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Through a fascinating combination of theatrical live action, elaborate video technology, and captivating special effects, Ghost The Musical is visually stunning.

Musical Theater Review: Ghost The Musical

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Dallas Summer Musicals at the Music Hall at Fair Park

 

Ahh, it's like experiencing a magic show! Part of you desperately wants to know how each unique trick is executed, while the other part is content to simply be enchanted by the great illusion. Magicians David Blaine and Teller (of the duo Penn and Teller) have been complimentary and enthusiastic about the show, and David Copperfield even described that he hadn't been so amazed for years.

 

Through a fascinating combination of theatrical live action, elaborate video technology, and captivating special effects, Ghost The Musical is visually stunning. Adapted from (and faithful to) the now-classic 1990 blockbuster hit film starring (the since late) Patrick Swayze along with Demi Moore, Tony Goldwyn, and Whoopi Goldberg, the production features a book and lyrics by Bruce Joel Rubin (who wrote the original Ghost screenplay, The Time Traveler' Wife, and more) with additional music and lyrics by Grammy Award winners Glen Ballard (who wrote the song "Believe" for Polar Express) and Dave Stewart (half of the groundbreaking 1980's pop duo Eurythmics) as well as interesting slow-motion-to-fast-forward choreography by Ashley Wallen (who's worked with music industry artists like Kylie Minogue, Madonna, Seal, Black Eyed Peas, etc.).

 

Tony Award-winning director Matthew Warchus (of Matilda fame) keeps the flashy and highly technical action moving at a constant high pace with the layered use of multiple components including video projections and creative lighting (including powerful spotlights that shine celestially bright toward both the stage and audience); and the special effects team which includes designer Paul Kieve (physical magic consultant for the film Harry Potter and the Prisoner of Azkaban) astounds audiences with a remarkable depth of field on stage and the astonishing illusions of subway riders and their bags flying through air in slow motion, a downpour of rain, and the appearance that actors levitate, disappear, reappear, and even 'walk' through a door right before your eyes.

 

Retaining much of the dialogue of the iconic movie (and several style variations of the familiar "Unchained Melody" tune), the story revolves around charmed-life banker Sam Wheat (an amiable Steven Grant Douglas) and his long-time girlfriend Molly Jensen (Katie Postotnik, whose solid melodic vocals entice you to close your eyes to fully absorb its eloquence), and follows the couple as their lives are drastically altered after Sam is unexpectedly murdered by robber Willie Lopez (Fernando Contreras) as part of a traitorous conspiracy with Sam's close friend and coworker Carl Bruner (the aptly villainous Robby Haltiwanger). Trapped between the present world and the afterlife, Sam attempts to warn Molly of the malicious plot by consulting quack psychic medium Oda Mae Brown (the scene-stealing Carla R. Stewart). While donned in a sparkly headband scarf, oversized jewelry, and a coat of many, many colors, Oda Mae is assisted by two full-figured, white-gloved, tambourine-jangling, backup-singers (Evette Marie White as Clara and Nichole Turner as Louise) who can turn heartfelt hallelujah hymns into soul-filled, full-gospel, Motown-style entertainment in the blink of an eye.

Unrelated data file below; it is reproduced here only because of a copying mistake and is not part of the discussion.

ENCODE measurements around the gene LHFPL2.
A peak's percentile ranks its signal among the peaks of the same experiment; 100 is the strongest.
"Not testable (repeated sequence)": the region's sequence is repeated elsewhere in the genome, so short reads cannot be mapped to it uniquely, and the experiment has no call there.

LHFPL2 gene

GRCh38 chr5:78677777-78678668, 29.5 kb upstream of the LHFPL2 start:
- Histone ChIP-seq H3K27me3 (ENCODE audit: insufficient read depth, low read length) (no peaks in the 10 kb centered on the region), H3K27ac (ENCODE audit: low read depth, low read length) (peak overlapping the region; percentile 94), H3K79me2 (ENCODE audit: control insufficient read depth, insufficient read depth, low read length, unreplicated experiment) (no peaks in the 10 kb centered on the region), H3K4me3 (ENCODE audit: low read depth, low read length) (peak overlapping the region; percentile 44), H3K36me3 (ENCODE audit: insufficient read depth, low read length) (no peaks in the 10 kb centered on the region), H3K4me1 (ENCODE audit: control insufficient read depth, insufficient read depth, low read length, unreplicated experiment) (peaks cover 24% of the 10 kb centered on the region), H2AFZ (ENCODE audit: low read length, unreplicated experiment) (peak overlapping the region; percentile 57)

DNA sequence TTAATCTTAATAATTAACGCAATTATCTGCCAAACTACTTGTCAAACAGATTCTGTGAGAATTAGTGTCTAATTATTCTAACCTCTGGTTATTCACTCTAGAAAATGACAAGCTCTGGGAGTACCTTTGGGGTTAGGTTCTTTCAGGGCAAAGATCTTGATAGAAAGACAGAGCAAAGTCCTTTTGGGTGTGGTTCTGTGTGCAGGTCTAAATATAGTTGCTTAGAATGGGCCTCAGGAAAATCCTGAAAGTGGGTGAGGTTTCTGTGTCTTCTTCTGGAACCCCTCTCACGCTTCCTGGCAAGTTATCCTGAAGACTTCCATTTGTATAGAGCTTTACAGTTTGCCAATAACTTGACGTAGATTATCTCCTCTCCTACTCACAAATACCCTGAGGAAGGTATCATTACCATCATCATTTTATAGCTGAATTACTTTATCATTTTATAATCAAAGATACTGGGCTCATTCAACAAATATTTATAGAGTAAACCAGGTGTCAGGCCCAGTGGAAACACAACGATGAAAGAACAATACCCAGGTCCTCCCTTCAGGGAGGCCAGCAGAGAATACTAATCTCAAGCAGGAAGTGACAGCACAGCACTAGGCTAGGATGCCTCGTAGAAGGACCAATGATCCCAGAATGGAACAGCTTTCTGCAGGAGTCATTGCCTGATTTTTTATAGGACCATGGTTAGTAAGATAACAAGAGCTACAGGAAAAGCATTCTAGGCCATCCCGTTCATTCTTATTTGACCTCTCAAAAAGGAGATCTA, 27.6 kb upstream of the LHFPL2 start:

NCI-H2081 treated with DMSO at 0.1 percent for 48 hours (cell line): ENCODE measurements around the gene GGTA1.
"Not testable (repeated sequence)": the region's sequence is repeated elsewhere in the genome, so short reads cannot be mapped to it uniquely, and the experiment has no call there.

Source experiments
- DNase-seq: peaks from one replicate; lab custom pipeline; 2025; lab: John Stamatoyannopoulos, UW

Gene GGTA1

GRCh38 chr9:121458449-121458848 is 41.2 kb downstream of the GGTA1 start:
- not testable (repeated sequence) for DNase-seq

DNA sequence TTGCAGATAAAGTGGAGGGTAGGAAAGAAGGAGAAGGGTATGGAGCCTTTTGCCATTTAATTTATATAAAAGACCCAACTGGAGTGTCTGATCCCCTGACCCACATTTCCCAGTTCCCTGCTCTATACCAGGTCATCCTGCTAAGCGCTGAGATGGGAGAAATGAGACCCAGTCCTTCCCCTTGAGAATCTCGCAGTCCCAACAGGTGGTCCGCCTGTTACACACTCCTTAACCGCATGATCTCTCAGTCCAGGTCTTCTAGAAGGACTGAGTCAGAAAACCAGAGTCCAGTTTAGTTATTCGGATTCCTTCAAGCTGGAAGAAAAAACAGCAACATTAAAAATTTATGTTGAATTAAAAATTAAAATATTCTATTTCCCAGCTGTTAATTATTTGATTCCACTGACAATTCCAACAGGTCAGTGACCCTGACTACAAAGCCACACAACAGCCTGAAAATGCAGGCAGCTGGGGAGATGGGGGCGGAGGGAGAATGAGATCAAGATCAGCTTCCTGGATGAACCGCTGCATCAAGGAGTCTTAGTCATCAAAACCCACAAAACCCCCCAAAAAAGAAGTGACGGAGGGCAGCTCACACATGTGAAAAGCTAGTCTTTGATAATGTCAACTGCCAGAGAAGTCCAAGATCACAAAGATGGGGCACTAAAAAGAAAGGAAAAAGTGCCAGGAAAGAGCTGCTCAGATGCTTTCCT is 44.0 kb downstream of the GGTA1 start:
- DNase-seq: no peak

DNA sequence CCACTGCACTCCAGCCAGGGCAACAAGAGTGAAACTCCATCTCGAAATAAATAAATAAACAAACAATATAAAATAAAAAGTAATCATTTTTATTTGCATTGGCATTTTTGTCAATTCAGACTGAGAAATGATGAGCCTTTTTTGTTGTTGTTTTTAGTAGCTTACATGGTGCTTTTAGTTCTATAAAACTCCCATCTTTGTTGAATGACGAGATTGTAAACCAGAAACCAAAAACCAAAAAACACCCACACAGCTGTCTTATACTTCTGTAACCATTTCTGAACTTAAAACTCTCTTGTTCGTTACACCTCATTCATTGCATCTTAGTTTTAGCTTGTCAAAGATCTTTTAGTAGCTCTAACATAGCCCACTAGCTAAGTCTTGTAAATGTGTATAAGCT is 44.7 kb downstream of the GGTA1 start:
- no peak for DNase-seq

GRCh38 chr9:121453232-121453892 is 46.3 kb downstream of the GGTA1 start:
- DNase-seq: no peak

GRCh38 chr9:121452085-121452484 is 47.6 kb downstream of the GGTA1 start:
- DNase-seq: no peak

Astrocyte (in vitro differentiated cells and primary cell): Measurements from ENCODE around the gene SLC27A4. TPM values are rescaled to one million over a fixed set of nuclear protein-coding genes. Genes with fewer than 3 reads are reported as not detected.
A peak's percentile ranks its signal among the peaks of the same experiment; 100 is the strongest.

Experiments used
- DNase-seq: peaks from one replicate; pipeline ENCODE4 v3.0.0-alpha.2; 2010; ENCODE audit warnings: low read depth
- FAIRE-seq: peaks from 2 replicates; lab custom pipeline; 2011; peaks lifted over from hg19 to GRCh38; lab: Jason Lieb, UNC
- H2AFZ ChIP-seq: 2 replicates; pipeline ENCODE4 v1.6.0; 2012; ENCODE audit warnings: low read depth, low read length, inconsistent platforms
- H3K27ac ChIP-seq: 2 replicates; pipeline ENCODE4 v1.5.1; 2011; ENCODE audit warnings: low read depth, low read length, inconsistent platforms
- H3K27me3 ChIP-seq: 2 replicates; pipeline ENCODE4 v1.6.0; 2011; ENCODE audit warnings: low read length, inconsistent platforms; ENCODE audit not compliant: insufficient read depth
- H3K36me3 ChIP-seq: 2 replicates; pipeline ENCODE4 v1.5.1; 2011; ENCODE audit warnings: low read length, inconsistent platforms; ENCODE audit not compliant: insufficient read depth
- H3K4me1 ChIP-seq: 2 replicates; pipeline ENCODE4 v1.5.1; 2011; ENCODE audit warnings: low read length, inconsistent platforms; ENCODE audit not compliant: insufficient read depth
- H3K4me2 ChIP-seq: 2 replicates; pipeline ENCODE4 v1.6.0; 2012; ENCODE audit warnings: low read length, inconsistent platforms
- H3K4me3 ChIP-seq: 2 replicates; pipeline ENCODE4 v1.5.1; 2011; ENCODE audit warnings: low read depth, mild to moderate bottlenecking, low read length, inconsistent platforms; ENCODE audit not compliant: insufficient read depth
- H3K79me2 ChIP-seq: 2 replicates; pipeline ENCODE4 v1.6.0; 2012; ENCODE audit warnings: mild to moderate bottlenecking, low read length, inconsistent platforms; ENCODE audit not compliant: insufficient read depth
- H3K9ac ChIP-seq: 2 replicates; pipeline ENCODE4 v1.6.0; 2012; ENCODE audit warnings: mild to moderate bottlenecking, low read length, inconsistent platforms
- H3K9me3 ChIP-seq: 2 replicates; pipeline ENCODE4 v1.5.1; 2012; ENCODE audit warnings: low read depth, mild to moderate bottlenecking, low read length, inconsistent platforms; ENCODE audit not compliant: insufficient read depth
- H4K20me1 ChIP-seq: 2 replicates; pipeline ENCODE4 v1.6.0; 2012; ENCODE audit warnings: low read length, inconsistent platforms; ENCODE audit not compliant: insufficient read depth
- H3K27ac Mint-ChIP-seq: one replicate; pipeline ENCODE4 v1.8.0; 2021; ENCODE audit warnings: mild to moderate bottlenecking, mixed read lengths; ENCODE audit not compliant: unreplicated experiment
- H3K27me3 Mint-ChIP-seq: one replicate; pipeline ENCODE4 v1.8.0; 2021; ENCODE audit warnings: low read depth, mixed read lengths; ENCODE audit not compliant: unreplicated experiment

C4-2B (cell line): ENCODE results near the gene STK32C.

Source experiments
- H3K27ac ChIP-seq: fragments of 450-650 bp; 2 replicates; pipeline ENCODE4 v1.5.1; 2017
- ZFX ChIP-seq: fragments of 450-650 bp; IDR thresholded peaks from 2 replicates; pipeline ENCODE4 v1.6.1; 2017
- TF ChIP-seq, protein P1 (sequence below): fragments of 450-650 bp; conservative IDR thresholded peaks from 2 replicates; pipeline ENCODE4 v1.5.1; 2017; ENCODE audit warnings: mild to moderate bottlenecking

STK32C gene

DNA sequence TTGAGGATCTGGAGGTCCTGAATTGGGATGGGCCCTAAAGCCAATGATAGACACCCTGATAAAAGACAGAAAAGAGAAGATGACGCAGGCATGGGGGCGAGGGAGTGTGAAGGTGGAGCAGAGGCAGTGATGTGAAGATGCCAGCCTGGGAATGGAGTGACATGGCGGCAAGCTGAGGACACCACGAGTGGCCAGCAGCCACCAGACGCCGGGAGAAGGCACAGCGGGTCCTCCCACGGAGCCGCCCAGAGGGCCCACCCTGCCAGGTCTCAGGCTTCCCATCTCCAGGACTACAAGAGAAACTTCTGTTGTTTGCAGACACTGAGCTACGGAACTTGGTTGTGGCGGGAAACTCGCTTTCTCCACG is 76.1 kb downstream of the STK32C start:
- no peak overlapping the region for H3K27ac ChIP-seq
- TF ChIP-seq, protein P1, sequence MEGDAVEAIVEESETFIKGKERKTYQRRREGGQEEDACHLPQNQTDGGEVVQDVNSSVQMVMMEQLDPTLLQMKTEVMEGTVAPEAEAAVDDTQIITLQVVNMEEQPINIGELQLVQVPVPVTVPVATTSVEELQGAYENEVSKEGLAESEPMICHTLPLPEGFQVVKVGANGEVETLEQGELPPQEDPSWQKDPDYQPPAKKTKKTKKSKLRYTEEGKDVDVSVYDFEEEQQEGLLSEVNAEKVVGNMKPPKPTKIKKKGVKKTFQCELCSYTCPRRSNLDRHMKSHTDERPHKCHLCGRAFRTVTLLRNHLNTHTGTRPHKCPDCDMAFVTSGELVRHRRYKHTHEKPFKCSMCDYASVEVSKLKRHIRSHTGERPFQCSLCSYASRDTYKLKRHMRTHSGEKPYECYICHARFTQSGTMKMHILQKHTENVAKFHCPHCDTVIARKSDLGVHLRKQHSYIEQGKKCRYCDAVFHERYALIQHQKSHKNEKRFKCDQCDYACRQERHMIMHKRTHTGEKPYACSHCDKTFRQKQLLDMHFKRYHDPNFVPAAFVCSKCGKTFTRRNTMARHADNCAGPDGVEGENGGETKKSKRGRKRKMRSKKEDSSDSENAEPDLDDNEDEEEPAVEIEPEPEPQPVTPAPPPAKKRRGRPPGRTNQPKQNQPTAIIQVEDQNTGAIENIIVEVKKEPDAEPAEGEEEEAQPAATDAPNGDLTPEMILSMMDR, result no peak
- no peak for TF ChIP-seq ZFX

Which is something you won't want to do too much of during the performance. You won't want to miss the famous romantic pottery scene (for which Postotnik was actually trained to throw clay), Sam's lesson from the intensely rapping subway ghost (Brandon Curray) on how to move inanimate objects, Oda Mae Brown's multimillion dollar bank account withdrawal while posing as Rita Miller (and the subsequent charitable giveaway of said funds), Carl's justifiably over-panicked scenes in which he realizes the extorted money is all gone, and the touching moment that Sam ultimately moves into the light, assuring Molly that "The love inside, you take it with you."

 

Ghost The Musical runs at Dallas Summer Musicals through Sunday, February 9, 2014 (with a length of 2 hours and 30 minutes including one 15-minute intermission, and with tickets ranging from $15.00 - $85.00) and also at Bass Performance Hall in Fort Worth Tuesday, February 11 through Sunday, February 16, 2014. For more information, see performance details below, get additional general information about Dallas Summer Musicals, or visit the Dallas Summer Musicals website to get tickets now.

Interview: Michael Jenkins, Dallas Summer Musicals

Profile/Interview - Michael Jenkins

Interview

President of Dallas Summer Musicals and Founder of LARC, Michael Jenkins has won Tony Awards®, built amusement parks, and travelled the world enjoying a fascinating life of adventure.
Dallas Summer Musicals: Information

Dallas Summer Musicals - Information

Information

DSM (the largest producer of live theatrical entertainment in the Southwest) has been entertaining North Texas audiences with live, musical theater entertainment since 1941.

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